With live chat, I enjoy being able to quickly help our members go about their business with usually little impact on my day. In my experience, most of the interactions involve some online technical issue, finding a resource for a member or nurturing a potential sponsor or member relationship. Like any good customer experience, listening and providing decisive help is key.

If you use live chat, you will notice patterns in the questions you get. They may help identify problems with your website, conference registration site or learning management system. Perhaps a web page is confusing or lacks some information. Share what you learn with your marketing or web person to ensure that information or the customer-flow through your website is optimized.

While some days are busier than others and it appears as though I am falling down a rabbit hole of busy work, I know that, with live chat, I am directly affecting the bottom line of the association by enhancing customer satisfaction — for only a bit of labor and little if any monthly fee.

Source: B2B Marketing, American Marketing Association, Pekala, Nancy

Continue reading
in Web & Technology 777 0
Rate this blog entry:

social mediaAs part of my responsibilities with one of our clients, I coordinate a media placement program. The program works to facilitate exposure for both our client association and its members by helping industry publications find member experts to fill specific media needs. Our client enjoys a great relationship with leading industry media groups who love to quote or otherwise feature members as industry experts.

This process of placing members in the media consists of two primary work flows. In our primary method, editors and reporters from industry media titles are looking for insights, quotes or case study information from our members on a given topic. I present the publicity opportunity in our online membership community and anyone interested can participate. Alternatively, association members have ongoing opportunities to write blog posts or recurrent columns on topics of their choosing.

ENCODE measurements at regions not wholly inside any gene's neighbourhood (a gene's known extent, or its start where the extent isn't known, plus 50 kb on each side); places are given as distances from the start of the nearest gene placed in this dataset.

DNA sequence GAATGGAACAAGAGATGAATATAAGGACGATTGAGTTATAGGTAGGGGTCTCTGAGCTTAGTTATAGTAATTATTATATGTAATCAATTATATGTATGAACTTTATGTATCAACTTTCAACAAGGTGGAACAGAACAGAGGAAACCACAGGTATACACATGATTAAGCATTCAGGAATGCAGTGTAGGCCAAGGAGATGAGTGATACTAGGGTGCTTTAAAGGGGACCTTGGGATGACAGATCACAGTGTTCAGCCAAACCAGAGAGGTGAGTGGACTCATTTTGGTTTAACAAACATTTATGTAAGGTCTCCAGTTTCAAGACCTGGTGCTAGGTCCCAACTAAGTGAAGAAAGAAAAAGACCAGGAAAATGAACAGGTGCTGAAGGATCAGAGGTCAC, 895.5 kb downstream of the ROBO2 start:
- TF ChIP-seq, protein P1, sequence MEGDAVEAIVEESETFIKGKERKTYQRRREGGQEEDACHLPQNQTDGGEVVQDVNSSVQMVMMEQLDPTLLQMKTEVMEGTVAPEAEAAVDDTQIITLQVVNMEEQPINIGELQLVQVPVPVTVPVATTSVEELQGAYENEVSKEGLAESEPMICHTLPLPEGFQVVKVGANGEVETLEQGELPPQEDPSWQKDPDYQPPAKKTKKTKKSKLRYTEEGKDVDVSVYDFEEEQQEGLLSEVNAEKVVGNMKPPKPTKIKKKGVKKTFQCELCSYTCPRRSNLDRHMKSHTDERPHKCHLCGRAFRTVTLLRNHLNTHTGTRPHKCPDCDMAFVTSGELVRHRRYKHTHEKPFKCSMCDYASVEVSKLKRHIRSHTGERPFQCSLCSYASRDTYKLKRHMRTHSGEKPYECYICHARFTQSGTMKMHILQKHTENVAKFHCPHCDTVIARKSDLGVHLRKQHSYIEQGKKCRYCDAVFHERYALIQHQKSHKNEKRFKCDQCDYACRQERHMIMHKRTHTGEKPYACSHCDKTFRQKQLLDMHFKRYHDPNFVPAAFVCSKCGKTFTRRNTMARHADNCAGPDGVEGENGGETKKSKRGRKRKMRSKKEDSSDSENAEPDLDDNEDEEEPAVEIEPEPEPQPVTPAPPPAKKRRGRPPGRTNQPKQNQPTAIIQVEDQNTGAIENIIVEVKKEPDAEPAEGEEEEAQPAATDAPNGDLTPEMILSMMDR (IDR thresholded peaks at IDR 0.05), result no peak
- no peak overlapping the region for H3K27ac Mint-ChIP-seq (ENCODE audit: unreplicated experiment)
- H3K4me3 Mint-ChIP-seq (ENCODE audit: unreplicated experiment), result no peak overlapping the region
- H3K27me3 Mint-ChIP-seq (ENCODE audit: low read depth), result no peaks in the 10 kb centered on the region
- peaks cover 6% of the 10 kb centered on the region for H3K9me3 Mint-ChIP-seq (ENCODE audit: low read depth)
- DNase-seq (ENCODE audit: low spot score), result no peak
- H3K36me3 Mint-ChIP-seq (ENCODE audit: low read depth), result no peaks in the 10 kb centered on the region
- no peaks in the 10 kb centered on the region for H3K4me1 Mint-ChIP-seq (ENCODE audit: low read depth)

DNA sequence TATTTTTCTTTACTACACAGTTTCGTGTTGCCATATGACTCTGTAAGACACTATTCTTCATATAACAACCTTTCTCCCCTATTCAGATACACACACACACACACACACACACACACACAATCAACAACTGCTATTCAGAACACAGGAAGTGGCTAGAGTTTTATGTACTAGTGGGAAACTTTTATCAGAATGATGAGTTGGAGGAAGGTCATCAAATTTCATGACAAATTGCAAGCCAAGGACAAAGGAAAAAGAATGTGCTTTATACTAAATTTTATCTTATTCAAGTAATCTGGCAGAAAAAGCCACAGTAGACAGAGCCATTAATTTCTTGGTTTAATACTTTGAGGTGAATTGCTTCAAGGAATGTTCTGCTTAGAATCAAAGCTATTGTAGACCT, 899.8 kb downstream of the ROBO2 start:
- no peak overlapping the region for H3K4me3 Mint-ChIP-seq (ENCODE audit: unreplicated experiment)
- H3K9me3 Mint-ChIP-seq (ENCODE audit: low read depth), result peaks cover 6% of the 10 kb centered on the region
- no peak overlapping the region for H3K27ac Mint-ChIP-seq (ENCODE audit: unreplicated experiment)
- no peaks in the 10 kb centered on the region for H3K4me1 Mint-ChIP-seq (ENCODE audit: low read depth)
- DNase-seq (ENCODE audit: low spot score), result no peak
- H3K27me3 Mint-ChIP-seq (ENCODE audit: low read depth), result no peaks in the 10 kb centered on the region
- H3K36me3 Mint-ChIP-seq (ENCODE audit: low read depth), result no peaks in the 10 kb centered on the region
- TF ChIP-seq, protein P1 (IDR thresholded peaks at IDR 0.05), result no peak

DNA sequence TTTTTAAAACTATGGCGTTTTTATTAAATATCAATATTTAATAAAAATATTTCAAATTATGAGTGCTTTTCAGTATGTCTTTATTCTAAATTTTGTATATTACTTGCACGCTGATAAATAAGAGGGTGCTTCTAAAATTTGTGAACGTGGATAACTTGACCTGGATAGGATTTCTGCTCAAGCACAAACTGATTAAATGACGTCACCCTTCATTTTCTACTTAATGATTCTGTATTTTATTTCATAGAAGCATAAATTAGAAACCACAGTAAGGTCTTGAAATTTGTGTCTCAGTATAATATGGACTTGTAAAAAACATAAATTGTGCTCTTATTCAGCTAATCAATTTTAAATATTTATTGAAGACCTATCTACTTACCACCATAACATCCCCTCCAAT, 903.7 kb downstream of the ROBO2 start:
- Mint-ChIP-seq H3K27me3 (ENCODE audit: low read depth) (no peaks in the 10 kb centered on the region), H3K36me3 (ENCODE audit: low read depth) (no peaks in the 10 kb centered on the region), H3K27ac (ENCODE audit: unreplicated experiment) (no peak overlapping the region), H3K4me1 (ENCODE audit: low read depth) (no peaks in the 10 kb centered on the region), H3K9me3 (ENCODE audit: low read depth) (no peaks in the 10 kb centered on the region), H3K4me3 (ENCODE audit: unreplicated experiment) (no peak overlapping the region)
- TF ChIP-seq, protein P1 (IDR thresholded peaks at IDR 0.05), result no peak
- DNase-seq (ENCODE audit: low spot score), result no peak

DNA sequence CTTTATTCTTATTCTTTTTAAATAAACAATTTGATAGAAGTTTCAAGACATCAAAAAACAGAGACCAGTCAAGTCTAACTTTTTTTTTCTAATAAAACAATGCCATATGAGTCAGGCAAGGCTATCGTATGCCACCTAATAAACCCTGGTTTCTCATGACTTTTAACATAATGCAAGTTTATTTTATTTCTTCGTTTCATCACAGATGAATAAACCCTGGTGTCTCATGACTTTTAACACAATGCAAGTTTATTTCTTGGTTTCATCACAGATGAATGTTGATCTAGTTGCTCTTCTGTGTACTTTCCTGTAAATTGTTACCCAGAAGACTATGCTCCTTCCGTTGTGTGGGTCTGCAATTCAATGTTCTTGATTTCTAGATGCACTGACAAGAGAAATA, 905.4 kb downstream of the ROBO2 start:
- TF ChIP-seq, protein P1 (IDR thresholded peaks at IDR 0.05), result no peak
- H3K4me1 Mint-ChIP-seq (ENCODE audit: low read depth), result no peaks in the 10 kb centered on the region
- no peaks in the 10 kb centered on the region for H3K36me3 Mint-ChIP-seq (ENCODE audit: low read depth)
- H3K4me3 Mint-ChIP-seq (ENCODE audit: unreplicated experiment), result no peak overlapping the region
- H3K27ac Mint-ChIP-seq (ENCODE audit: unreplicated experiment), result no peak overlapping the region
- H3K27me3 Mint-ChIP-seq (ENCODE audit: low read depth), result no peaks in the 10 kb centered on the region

It’s awesome for our members to receive mention in these publications and on the associated websites. It helps them build both name recognition and credibility with their end-user client target base. Helping to facilitate these placements and media relationships is a tremendous benefit of membership in this particular association. In addition, we do request that placements we curate mention our members as such – members of our association, so that we build name recognition and credibility as an association, as well.

This is an impactful, and growing, program. But once the placement is published, the work isn’t done. There are ways to amplify the content’s reach to maximize everyone’s exposure for their effort made.